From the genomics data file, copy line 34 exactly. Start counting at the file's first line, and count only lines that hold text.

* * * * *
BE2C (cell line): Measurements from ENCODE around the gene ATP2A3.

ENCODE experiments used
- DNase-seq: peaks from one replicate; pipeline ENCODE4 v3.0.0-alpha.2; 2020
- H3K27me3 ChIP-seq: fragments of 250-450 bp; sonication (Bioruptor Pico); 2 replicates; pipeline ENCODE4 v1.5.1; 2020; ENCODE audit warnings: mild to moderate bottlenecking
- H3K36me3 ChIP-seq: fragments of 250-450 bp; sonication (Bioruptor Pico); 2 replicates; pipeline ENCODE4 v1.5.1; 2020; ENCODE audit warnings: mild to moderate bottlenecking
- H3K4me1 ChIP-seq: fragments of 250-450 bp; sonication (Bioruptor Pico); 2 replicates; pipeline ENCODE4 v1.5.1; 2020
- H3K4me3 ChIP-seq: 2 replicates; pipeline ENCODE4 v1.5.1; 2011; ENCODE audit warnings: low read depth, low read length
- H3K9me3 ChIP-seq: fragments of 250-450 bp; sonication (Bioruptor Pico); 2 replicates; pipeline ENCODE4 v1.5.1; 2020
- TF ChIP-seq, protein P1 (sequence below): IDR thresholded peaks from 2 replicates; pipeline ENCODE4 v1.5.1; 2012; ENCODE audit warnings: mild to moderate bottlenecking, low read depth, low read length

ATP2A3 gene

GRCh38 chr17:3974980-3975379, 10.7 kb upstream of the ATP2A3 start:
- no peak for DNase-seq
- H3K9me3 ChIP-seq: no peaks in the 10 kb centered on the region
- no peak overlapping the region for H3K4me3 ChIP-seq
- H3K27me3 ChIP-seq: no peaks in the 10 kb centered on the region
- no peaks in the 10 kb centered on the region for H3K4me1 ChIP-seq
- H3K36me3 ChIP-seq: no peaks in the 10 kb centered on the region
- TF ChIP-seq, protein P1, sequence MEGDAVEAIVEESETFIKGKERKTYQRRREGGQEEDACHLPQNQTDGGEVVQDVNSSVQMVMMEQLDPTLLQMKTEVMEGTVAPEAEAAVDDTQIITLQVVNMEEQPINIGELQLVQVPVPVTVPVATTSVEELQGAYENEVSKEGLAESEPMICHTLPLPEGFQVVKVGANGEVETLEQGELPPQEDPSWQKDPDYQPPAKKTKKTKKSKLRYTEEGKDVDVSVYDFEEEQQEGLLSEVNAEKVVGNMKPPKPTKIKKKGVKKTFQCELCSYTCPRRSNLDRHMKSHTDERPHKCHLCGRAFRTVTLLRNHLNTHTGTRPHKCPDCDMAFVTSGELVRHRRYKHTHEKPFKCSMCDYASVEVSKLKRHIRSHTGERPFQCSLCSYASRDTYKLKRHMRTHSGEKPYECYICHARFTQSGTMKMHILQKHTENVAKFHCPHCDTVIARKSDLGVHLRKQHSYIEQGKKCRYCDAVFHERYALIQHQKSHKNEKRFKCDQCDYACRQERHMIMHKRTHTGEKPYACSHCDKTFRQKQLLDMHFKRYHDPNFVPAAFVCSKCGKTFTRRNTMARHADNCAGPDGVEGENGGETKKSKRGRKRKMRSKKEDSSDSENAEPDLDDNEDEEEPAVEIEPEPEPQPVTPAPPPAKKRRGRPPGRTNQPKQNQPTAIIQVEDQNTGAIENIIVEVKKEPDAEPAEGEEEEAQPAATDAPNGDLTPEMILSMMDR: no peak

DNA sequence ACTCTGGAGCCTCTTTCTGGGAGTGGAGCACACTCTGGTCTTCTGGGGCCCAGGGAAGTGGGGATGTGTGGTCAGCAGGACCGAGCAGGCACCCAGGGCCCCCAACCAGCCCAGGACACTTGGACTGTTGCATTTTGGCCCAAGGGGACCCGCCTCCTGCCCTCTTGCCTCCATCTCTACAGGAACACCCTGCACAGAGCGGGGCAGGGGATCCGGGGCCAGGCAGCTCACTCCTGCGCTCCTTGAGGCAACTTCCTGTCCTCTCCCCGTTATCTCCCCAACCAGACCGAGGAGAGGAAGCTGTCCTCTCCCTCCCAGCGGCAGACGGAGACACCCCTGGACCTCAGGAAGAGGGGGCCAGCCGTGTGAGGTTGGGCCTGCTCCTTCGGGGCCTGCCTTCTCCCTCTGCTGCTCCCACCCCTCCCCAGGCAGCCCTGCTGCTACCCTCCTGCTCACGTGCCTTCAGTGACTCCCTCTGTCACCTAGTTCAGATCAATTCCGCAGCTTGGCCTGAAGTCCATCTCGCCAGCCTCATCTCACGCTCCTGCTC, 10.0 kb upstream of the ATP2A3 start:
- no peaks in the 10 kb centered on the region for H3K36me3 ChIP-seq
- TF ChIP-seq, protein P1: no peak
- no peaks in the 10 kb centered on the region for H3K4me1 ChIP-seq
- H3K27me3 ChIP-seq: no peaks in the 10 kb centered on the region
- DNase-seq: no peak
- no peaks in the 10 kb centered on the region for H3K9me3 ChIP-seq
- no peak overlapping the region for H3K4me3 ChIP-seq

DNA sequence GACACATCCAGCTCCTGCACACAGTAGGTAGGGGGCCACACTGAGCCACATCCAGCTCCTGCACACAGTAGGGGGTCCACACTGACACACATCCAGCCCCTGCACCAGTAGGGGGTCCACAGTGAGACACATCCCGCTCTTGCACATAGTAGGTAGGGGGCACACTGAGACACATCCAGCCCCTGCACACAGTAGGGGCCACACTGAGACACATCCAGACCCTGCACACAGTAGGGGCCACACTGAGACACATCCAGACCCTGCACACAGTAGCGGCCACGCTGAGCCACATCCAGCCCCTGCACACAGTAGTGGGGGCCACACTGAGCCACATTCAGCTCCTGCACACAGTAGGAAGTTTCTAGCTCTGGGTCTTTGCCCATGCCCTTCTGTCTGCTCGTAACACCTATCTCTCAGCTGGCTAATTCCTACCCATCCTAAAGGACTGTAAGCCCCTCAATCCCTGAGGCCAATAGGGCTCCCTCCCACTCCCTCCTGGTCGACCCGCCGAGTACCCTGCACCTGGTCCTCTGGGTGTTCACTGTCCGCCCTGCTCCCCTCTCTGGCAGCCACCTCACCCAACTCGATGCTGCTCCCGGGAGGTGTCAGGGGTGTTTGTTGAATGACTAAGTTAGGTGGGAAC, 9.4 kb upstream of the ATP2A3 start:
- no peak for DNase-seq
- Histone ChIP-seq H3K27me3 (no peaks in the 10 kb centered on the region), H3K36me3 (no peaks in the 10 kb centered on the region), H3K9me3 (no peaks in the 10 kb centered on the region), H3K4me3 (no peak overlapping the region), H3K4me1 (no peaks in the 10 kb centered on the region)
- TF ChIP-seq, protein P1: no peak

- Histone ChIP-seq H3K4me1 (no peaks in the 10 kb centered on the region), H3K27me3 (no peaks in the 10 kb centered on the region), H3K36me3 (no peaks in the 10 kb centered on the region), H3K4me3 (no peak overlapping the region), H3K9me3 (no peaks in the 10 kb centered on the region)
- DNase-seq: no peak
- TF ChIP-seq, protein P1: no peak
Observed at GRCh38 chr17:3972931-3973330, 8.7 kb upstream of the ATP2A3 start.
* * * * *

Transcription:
Observed at GRCh38 chr17:3972931-3973330, 8.7 kb upstream of the ATP2A3 start.